Capital Markets

What Money Can’t Buy

R&D pays off, to a certain point.
Oliver JonesDecember 28, 2006

Research & development (R&D) has long been a thorny issue for CFOs, who are frequently tasked with controlling costs and delivering growth at the same time. Booz Allen Hamilton’s second annual global innovation study may comfort CFOs who face resistance to cost cutting on the grounds that such trimming will jeopardize future growth. The study, “Smart spenders—the Global Innovation 1000”, found that “money simply can’t buy effective innovation.”

R&D spending as a percentage of sales has decreased steadily since 2001 for the 1,000 largest corporate R&D spenders in the world, with the median ratio declining from 4.09% to 3.84% last year. The US$407 bn the top 1,000 spent on R&D last year accounts for 85% of global corporate R&D spending, with the next thousand spending only US$25 bn. Of this US$407 bn, over a quarter (26%) is spent by firms in the computing and electronics sectors.

As William Dong, an executive director of UBS in Taiwan, notes: “There has been an increase in capex discipline since the bubble years, with more caution being exercised.” Before the tech bubble burst, huge revenue growth was being projected, and the only way to fulfill these expectations was to spend on R&D. Now, according to Dong, “the CFO has more say in making sure that there is IRR.”

Over the period, the average size of companies in this group has increased from US$8.1 bn to US$10.5 bn in sales, with larger companies generally spending a smaller share of sales on R&D. Nevertheless, 94 of the top 1,000 consistently outperformed their peers over the five-year period on seven measures while spending less on R&D as a percentage of sales than the median for their industry. The measures considered were growth in sales, gross profit, operating income, market capitalization, gross and operating margins, and total shareholder returns. A third of these 94 “high-leverage innovators” were based in Asia (16 in Japan, ten in Taiwan, five in South Korea, and one each in Hong Kong and India), a little over a half (48) were in North America with 13 headquartered in the rest of the world, including only ten firms based in Europe.

One factor keeping the cost of R&D down is its relocation to lower cost countries. The report also cites a recent Booz Allen/INSEAD study which found that “more than 75% of the new R&D centers that businesses plan to open during the next three years are to be located in China or India.” Certainly, there has been a flood of newspaper reports in recent weeks about firms setting up R&D facilities in China, such as Novartis’s plan to build a US$100m laboratory in Shanghai next year. Such facilities have had mixed results to date and some early entrants have scaled down their efforts.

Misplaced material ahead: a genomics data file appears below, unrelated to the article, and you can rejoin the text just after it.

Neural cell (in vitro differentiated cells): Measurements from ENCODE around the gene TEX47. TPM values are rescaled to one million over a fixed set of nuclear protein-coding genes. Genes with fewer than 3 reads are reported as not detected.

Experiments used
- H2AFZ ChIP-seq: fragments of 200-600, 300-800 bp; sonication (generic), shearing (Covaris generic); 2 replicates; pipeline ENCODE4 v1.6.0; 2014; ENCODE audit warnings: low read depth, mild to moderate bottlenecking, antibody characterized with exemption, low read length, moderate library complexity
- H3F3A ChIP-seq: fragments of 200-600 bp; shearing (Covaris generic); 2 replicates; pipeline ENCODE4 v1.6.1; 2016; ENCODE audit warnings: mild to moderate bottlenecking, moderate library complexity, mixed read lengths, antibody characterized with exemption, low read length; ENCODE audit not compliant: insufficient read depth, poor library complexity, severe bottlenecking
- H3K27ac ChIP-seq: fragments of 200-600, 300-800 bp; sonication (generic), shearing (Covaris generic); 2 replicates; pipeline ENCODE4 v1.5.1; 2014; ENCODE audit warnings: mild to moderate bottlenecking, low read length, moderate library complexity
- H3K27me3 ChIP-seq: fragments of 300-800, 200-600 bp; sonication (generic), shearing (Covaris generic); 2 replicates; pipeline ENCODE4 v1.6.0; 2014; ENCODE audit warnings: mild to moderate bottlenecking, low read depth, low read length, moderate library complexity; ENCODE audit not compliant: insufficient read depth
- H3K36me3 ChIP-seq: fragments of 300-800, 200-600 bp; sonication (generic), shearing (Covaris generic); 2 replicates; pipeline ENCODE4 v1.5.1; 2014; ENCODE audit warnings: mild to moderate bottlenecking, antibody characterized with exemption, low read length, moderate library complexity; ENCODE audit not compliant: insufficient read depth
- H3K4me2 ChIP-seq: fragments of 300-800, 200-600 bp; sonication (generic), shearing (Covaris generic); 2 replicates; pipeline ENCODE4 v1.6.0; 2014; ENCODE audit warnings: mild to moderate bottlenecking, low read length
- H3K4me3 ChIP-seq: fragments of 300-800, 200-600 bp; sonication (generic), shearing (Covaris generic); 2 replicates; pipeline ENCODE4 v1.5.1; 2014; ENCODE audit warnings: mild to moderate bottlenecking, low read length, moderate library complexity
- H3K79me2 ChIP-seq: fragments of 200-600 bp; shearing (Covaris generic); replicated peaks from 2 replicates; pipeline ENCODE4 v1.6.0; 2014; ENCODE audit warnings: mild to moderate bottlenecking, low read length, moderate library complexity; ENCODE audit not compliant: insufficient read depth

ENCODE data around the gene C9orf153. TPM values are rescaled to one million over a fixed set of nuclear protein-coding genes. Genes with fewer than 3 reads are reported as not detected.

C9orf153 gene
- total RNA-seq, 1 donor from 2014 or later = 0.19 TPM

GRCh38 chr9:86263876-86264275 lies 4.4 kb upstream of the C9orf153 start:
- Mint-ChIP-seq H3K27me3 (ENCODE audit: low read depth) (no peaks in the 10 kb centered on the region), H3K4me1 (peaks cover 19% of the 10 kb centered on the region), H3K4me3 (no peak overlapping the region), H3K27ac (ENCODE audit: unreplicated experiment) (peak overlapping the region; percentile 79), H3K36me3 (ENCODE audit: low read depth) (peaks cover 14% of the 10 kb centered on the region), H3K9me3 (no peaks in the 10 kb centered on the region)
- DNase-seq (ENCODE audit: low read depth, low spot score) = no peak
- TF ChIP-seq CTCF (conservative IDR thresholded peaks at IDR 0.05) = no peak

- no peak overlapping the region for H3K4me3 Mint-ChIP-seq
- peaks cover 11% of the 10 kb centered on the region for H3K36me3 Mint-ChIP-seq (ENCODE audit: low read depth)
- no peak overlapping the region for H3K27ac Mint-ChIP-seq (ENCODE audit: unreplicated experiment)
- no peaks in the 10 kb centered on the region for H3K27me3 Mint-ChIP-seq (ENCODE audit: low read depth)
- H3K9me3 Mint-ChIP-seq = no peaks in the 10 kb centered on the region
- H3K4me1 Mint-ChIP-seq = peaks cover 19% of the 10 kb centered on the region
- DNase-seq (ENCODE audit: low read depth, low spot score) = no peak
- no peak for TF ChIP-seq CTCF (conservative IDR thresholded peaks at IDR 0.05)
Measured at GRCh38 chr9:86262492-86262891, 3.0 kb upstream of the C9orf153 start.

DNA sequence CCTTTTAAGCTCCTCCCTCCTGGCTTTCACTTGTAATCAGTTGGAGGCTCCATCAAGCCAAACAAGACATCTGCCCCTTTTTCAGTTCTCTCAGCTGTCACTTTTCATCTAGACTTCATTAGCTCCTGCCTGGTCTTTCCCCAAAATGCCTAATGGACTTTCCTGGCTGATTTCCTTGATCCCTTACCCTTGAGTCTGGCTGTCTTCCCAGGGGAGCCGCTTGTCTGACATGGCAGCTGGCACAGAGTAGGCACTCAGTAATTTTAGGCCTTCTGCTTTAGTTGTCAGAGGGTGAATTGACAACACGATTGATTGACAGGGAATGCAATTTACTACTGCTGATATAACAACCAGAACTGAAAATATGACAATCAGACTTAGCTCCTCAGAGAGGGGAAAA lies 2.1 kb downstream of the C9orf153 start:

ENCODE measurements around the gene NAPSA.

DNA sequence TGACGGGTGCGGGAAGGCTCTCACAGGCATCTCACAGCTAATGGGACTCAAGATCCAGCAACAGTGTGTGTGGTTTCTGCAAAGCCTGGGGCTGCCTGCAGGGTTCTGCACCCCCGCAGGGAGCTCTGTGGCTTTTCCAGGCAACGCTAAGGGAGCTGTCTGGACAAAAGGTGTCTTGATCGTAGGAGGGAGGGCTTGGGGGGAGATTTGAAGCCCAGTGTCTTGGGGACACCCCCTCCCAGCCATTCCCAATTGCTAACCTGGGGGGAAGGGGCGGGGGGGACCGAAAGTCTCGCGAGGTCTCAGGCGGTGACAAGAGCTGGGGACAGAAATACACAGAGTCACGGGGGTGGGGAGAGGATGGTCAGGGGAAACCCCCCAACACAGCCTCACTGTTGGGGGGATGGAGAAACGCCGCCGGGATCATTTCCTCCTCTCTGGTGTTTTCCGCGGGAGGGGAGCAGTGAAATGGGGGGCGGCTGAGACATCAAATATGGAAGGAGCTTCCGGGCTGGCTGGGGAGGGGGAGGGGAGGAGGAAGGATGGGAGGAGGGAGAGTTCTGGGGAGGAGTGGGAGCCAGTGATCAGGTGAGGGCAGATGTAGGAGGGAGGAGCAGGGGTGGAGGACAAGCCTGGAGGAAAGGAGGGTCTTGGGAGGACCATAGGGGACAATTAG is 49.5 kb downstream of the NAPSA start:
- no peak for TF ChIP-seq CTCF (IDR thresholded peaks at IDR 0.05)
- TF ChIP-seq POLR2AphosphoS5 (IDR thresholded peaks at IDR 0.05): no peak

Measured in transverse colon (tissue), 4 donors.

According to Dong, when it comes to the Taiwanese tech sector, China-based R&D activities are still in more labor-intensive activities rather than design and innovation. Following electronics and computing, the next biggest R&D spenders are health (22%) and auto (17%). In all three of these sectors, a large amount of labor-intensive double and triple checking test results is involved in the R&D process.

The Booz Allen report found that the “high-value innovators” have strong capabilities in each stage of the innovation value chain, which it terms as the ideation process (basic research and conception), project selection (the decision to invest), product development, and commercialization, but a distinctive competitive advantage in at least one element. Certainly, CFOs have a key role to play in project selection. And as consumers in China and India become more important customers, these countries will play more and more of a role in the commercialization of new products.

Indeed, the cost of bringing products to market is key. While the 94 “high-value innovators” identified in the report performed better on seven measures at the same time as spending less on R&D as a percentage of sales, it is more broadly the case that above median R&D-to-sales ratios are positively correlated with higher gross profit margins. But these fatter margins are then eroded by higher marketing, sales, operational, and administrative costs. CFOs have a key role in ensuring that the benefits of R&D spending translate to higher net margins.